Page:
The Western imagination is both intrigued and appalled by the lives of women shrouded in the anonymity of the abaya. Stories of oppression and misery describing life underneath the all-encompassing blackness have increasingly made their way into print and the bookstores in the West. The latest in this growing list is Raja Alsanea’s new novel, “The Girls of Riyadh”.
Written originally in Arabic, titled “Banat al Riyadh”, Alsanea’s book follows the lives of four close school friends as they marry, get divorced and become mothers. Details of romances conducted on cell phones, trysts with boyfriends arranged by complicit neighbours and surreptitious drinking of champagne at wedding parties so outraged Saudi officials that the book was officially banned in Saudi Arabia.
The story revolves around four friends — Sadeem, Gamrah, Michelle and Lamees — all daughters born into privileged, but not royal, Saudi families. The risqué prose, sometimes salacious content and generally frank discussion of taboo topics such as sexuality and male-female relationships has invited comparisons to the American show “Sex and the City”, which similarly followed the lives of four Manhattan women in their search for love and fulfilment. While such comparisons may increase the popularity of the book, they draw attention away from its ability to speak honestly to a wide audience of Saudis, Muslims and Westerners and bring out facets of Saudi life that remain unexplored and unrepresented in literature.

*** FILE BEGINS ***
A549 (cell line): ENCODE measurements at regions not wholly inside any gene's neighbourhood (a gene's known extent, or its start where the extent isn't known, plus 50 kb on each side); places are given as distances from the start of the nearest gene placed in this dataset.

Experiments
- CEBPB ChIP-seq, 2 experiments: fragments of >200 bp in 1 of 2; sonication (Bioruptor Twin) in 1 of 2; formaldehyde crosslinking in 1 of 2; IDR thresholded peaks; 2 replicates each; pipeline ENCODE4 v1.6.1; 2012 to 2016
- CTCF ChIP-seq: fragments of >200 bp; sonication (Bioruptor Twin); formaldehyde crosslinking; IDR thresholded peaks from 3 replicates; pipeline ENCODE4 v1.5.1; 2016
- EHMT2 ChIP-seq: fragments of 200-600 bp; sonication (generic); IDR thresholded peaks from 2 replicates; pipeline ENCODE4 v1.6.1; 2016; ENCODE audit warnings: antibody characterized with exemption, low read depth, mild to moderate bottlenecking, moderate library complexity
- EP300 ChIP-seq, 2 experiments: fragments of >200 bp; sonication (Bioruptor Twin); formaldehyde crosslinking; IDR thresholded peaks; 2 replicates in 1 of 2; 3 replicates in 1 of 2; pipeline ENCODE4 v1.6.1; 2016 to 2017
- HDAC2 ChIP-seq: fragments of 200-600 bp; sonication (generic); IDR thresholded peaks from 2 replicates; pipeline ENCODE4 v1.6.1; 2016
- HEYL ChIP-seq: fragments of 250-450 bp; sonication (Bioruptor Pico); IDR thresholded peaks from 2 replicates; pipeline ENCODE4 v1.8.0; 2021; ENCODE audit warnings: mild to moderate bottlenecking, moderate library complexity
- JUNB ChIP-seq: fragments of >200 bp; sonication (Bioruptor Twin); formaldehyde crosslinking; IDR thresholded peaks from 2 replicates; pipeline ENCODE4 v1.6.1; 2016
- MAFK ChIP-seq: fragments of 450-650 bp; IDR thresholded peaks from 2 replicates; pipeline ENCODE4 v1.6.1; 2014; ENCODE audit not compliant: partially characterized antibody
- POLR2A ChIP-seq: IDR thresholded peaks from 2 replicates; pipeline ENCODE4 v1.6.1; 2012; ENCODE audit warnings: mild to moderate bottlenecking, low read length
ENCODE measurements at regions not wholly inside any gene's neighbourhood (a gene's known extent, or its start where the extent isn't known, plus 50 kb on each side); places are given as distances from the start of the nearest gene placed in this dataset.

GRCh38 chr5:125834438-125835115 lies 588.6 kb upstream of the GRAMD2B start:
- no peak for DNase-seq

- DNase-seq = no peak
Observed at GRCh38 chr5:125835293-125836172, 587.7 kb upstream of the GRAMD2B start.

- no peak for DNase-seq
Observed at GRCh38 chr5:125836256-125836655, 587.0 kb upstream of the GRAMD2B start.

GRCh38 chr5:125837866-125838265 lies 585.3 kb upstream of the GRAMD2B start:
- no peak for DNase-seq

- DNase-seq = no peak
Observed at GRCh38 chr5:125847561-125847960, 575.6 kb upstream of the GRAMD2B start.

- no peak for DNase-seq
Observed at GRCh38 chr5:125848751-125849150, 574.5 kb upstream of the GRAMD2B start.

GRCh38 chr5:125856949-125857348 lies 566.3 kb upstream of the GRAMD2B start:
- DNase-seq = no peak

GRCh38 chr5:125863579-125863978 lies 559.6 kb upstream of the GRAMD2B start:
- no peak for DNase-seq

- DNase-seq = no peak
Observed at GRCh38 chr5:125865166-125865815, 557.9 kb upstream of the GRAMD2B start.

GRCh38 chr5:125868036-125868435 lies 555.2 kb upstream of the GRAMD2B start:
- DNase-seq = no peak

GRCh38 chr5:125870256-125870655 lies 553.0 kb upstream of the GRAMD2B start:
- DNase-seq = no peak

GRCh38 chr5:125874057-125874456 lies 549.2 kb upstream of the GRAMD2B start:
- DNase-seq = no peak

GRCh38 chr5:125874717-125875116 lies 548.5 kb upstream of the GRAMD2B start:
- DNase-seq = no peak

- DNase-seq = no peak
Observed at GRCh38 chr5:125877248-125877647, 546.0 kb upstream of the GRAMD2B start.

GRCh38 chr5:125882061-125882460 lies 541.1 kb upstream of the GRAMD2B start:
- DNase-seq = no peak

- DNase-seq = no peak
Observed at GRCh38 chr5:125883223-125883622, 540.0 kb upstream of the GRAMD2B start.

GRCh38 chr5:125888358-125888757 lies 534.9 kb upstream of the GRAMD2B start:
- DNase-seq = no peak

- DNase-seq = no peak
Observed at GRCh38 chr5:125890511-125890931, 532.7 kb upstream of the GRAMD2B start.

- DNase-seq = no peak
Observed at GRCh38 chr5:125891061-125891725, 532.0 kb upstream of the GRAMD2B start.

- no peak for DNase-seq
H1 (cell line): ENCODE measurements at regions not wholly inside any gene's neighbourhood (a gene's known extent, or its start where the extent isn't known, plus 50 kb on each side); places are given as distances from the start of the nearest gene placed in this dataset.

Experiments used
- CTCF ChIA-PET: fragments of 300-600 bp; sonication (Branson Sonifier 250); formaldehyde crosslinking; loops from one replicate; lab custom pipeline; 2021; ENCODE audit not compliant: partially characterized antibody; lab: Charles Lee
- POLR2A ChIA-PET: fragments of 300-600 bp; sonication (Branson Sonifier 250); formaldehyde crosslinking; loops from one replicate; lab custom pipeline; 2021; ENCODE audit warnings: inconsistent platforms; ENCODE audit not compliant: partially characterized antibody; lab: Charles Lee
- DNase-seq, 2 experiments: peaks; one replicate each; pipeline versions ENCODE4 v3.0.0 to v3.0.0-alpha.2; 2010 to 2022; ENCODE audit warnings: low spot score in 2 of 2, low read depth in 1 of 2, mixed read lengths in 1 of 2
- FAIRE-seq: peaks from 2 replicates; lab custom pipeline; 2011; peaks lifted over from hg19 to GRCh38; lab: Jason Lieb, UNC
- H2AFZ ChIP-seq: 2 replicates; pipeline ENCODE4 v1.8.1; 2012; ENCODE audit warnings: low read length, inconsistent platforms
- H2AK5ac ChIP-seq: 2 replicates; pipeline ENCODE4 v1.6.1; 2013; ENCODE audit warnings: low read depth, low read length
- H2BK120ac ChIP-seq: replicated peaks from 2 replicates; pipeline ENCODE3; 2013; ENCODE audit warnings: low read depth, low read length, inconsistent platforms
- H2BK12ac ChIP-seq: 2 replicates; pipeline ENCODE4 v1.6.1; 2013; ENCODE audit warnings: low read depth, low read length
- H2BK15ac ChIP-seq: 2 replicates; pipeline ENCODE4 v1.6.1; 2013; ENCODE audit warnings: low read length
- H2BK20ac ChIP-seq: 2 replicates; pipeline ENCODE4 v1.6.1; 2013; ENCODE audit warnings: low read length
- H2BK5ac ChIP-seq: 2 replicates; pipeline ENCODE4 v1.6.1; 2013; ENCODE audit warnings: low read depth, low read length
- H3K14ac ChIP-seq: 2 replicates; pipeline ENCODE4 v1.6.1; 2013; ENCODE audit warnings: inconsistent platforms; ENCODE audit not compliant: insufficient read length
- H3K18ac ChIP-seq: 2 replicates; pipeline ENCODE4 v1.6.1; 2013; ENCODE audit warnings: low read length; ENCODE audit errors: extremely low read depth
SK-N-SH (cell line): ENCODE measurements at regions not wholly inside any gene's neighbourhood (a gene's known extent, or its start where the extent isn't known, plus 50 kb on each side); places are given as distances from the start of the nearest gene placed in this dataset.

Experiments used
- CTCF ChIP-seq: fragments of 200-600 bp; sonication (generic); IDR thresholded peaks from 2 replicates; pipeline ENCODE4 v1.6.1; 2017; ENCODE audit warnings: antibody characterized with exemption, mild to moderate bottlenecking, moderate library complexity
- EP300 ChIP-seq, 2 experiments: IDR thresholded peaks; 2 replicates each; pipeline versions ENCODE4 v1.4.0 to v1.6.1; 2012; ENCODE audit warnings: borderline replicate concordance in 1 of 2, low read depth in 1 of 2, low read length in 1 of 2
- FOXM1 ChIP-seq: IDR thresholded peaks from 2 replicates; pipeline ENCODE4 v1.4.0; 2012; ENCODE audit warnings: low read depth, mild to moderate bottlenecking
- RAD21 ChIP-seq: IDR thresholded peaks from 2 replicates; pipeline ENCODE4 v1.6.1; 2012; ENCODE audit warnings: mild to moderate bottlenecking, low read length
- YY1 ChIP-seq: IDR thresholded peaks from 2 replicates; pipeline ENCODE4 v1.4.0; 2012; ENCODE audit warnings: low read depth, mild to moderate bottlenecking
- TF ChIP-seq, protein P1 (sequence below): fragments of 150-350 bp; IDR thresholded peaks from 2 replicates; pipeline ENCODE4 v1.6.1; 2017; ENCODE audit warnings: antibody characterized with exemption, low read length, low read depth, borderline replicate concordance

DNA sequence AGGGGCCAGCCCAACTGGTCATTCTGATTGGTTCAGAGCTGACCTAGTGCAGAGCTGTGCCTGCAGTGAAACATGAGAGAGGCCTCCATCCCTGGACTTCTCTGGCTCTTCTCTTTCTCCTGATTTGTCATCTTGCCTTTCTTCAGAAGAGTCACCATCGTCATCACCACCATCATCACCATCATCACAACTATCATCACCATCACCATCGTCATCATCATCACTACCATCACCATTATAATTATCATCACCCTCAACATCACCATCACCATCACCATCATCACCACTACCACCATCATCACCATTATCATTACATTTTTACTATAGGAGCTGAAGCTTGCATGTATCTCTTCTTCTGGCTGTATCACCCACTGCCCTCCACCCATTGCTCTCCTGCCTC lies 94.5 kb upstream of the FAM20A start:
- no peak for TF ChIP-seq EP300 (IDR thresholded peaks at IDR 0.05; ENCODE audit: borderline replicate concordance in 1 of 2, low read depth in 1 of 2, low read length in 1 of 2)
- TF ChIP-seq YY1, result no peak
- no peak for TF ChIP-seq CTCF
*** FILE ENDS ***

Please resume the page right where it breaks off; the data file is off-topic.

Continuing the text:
Alsanea widely resists the temptation to make each girl’s story a paradigmatic feminist statement. The result is engaging accounts of how a variety of factors collude to make falling in love in Saudi Arabia a difficult proposition for women. One of the friends — Michelle, a half Saudi and half American girl — falls in love with the man of her dreams, whom she meets in a shopping mall during a secret outing with her friends. All is well in their romance facilitated by secret meetings, constant text messaging and phone calls late into the night until the ominous moment when the gutless Faisal has to broach the subject of marriage to his mother. As Alsanea laments: “Saudi society – a fruit cocktail of social classes where no class ever mixes with another.”
Michelle’s family, while affluent is not “tribal” and hence an unsuitable match. This fact is recounted by Faisal’s mother and illustrates how romances run aground. Revenge is ultimately Michelle’s, however, when at the end of the novel, she finds herself attending Faisal’s wedding only to see that he has had to marry an obese, unattractive bride. In fiction at least, jilted lovers can have their day. In a theme familiar to Pakistani readers, Alsanea uses the wedding as a recurrent theme to symbolise the message that behind nearly every wedding celebration is a trail of unfinished lost loves that never got a chance.